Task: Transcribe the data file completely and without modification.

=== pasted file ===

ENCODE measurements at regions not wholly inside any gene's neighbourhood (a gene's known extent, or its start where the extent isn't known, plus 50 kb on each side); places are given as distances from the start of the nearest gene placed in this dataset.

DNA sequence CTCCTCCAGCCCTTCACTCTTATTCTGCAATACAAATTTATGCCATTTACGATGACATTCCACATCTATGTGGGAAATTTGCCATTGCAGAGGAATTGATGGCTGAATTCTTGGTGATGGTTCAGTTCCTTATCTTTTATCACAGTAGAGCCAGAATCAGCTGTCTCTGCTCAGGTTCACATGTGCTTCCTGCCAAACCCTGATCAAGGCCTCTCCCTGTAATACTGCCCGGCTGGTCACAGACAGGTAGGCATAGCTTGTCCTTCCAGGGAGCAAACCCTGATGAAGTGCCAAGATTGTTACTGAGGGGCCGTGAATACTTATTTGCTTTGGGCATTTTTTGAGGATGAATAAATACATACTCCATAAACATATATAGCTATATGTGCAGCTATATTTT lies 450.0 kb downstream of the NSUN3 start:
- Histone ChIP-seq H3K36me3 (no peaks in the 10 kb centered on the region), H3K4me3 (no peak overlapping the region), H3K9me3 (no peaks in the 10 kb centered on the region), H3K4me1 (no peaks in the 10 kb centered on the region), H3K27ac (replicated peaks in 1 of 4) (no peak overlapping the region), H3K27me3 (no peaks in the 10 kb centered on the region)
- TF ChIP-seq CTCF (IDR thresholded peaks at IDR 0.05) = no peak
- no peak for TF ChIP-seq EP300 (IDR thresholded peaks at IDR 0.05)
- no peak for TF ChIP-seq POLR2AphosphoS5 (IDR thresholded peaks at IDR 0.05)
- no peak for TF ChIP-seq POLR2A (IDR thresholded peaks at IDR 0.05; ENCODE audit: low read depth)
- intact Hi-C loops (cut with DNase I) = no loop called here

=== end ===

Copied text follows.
ENCODE measurements at regions not wholly inside any gene's neighbourhood (a gene's known extent, or its start where the extent isn't known, plus 50 kb on each side); places are given as distances from the start of the nearest gene placed in this dataset.

DNA sequence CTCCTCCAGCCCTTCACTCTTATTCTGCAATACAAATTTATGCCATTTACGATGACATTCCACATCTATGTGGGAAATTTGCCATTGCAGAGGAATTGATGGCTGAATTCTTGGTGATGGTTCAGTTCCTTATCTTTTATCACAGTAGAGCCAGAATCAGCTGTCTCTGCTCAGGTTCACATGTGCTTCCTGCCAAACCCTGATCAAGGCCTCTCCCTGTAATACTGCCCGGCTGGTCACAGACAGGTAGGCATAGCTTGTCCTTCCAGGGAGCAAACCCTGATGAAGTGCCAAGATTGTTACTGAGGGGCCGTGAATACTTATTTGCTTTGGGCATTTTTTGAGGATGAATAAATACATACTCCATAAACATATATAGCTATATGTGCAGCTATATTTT lies 450.0 kb downstream of the NSUN3 start:
- Histone ChIP-seq H3K36me3 (no peaks in the 10 kb centered on the region), H3K4me3 (no peak overlapping the region), H3K9me3 (no peaks in the 10 kb centered on the region), H3K4me1 (no peaks in the 10 kb centered on the region), H3K27ac (replicated peaks in 1 of 4) (no peak overlapping the region), H3K27me3 (no peaks in the 10 kb centered on the region)
- TF ChIP-seq CTCF (IDR thresholded peaks at IDR 0.05) = no peak
- no peak for TF ChIP-seq EP300 (IDR thresholded peaks at IDR 0.05)
- no peak for TF ChIP-seq POLR2AphosphoS5 (IDR thresholded peaks at IDR 0.05)
- no peak for TF ChIP-seq POLR2A (IDR thresholded peaks at IDR 0.05; ENCODE audit: low read depth)
- intact Hi-C loops (cut with DNase I) = no loop called here